Monday, February 18, 2008


Deja Vu, Once Again

Bobby Hull began his NHL career in 1957. He played two years of Junior Hockey in St. Catharines, and was invited to the Chicago Black Hawks training camp in the fall of 1957. He was eighteen years old. He also played junior hockey prior to that in Woodstock, leaving his home in Pointe Anne when he was fourteen.

The Chicago brass had little difficulty deciding to keep Bobby with the parent squad following the training camp. He possessed all of the tools to play in the NHL. What they did not know at that time, but soon learned, was that he was destined to become one of hockey’s greatest superstars.

Some time in the late 1950s, my Dad escorted my brothers and me to a Hawks game in Toronto. I had been a Leafs fan until Hully came on the scene, then quickly transferred my loyalty to the Hawks. He had visited my Boy Scout troop at Bridge Street Church in Belleville as a guest of our troop master, Frank Insley. Frank also hailed from Pointe Anne, was a great friend of the Hull family, and often invited interesting guests to the meetings.

As you can well imagine, we hung on every word that Bobby spoke at that meeting. I distinctly remember that he told us to stay in school, and get a good education. I fought with that concept for a good number of years, having to consider that Hull himself did not graduate from high school. My slap shot, however, did not quite measure up to his, and I chose the education route.

Bobby had a fine game at Maple Leaf Gardens that evening, scoring twice and ringing a third shot off the crossbar. After the game, we wandered down to the hallway near the Hawks dressing room, hoping to get a glimpse of “The Golden Jet” and his teammates. At that moment, Bobby opened the dressing room door and motioned for us to enter the room. He personally escorted us around the dressing room, introducing us to every player.

Eric Nesterenko gave me his Northland Pro hockey stick which was reduced to firewood shortly thereafter as we used it for several games of driveway hockey on Church Street.

The air conditioner seldom worked in the visitors’ dressing room at the Gardens. I recall that it was hot, smelly, and very crowded with equipment everywhere. I also recall it being the most exciting event in my life at that point.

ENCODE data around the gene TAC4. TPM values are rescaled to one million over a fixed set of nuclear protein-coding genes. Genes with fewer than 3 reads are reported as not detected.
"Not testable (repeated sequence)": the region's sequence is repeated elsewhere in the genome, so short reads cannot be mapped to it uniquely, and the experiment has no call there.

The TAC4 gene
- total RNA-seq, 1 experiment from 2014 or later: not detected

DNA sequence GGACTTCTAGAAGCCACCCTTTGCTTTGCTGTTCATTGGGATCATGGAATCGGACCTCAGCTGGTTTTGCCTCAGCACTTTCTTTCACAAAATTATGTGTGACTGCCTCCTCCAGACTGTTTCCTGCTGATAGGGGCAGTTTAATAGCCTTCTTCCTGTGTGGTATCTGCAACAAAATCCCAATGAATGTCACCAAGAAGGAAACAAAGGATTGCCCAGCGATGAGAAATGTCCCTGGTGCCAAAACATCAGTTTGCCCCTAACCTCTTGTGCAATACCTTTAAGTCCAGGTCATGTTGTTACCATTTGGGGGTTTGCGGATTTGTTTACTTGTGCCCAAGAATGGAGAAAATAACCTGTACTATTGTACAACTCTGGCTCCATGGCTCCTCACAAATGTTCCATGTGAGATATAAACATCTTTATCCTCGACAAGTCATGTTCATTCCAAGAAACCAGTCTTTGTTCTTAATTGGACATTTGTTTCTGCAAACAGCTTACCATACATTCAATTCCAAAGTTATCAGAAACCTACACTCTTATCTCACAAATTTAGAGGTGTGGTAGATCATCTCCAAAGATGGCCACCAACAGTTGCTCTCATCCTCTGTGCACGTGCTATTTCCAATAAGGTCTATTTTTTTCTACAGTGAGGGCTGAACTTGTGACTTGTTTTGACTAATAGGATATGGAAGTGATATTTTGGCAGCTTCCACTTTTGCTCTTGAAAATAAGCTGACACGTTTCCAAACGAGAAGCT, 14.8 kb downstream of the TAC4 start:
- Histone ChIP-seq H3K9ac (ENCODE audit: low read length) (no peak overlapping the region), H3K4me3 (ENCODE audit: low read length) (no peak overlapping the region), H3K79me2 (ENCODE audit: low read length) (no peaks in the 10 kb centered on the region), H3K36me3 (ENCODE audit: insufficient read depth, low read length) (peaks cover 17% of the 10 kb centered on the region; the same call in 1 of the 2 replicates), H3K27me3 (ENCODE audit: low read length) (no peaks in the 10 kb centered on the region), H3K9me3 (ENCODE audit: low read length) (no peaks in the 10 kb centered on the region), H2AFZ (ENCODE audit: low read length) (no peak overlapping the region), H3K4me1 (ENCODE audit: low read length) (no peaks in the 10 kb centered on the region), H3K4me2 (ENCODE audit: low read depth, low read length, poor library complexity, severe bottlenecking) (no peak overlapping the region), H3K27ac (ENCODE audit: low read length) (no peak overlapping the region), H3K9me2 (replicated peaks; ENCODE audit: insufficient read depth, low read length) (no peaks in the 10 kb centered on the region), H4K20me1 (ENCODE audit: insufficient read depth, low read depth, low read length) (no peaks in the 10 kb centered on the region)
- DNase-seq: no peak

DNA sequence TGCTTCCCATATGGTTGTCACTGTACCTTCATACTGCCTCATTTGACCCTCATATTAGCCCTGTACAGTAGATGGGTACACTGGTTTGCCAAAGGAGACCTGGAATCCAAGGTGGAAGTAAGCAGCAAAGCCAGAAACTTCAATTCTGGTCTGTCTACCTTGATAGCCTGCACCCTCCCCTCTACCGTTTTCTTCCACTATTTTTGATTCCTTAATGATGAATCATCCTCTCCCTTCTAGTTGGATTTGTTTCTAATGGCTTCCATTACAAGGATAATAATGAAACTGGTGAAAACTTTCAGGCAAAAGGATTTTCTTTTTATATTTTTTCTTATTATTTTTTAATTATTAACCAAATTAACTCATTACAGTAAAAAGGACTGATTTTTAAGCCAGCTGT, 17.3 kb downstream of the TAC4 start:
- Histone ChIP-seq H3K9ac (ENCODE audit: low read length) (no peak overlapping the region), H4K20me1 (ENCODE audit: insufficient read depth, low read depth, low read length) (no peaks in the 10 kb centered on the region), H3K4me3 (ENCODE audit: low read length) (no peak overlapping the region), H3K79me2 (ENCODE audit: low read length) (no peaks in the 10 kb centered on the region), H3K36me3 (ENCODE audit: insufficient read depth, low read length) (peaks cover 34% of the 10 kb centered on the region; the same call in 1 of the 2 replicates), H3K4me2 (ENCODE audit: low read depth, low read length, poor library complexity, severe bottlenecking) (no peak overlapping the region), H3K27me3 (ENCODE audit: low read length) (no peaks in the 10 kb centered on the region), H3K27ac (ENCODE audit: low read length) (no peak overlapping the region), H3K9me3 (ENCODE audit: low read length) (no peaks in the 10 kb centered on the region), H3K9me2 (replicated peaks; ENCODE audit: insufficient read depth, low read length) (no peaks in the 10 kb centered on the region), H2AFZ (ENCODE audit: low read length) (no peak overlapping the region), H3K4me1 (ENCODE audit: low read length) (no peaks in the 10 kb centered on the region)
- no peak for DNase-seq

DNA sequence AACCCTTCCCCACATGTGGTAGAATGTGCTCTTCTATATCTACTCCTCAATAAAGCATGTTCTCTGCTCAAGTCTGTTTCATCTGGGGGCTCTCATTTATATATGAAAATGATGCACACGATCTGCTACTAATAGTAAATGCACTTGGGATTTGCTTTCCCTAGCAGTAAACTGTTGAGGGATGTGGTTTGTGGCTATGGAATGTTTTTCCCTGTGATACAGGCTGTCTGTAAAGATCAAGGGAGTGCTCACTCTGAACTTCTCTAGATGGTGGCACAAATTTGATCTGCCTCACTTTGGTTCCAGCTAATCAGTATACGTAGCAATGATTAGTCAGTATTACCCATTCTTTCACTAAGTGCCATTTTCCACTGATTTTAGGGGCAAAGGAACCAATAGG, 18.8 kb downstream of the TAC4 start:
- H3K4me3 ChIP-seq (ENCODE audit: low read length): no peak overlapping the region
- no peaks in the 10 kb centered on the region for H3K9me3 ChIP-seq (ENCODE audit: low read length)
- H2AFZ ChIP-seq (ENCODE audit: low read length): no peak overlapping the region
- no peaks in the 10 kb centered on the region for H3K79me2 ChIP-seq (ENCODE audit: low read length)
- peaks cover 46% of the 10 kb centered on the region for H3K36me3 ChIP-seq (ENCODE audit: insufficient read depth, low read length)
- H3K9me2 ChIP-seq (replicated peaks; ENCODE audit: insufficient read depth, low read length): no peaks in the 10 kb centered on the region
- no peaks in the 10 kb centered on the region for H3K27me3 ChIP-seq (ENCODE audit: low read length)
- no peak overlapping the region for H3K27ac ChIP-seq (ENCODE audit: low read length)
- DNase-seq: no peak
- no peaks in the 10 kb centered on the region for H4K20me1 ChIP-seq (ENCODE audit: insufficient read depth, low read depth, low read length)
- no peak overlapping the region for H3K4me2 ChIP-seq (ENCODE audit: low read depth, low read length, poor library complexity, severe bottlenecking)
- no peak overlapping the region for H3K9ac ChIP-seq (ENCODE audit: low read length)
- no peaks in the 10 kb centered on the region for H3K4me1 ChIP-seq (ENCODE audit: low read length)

Last Thursday night the Toronto Maple Leafs came up one goal short in a bizarre game with the New York Islanders.

Following the game, I lent an ear to a few post-game summaries in the Leafs dressing room. It is the room where the players leave their equipment following the game. Each player has a stall, with a name plate.

Behind that room there is an area, out of bounds to the media, where the players keep their “street clothes”. There are also shower areas, work-out areas with stationary bikes, whirlpools, training rooms, and the mandatory washers and dryers for the uniforms.

Nowadays, only a few players face the media hoard after a game. McCabe, Toskala, Steen, and Stajan each shared the stage for a moment or two after the game.

Shortly thereafter, Eden Austorian came into the dressing room with his father. Eden is about ten years old, and he had a firm grip on a Leafs’ hockey puck. Tailing behind Eden and his Dad was Matt Stajan.

Stajan escorted them around the room, pointing out the locker areas of all of Eden’s favourite players. He then sat at his own stall with the youngster while his father took a couple of important photographs---ones that likely went to school a day or two later, as evidence of his experience.

Stajan told me that he had never had the opportunity to visit the Leafs room as a kid growing up in Mississauga. He added that was one of the reasons that he enjoys doing things like that now.

The Chicago Black Hawk bus often had to wait for Bobby Hull following a game. He took time to sign more autographs than any other player. Thousands of youngsters left the rink clutching those valuable slips of paper that Hull had signed. He was the most personable, most friendly player of his time. Kids never forget.

Young Eden will likely never forget his night at the Air Canada Centre. Matt Stajan has a new friend, and that is not a bad thing at all.

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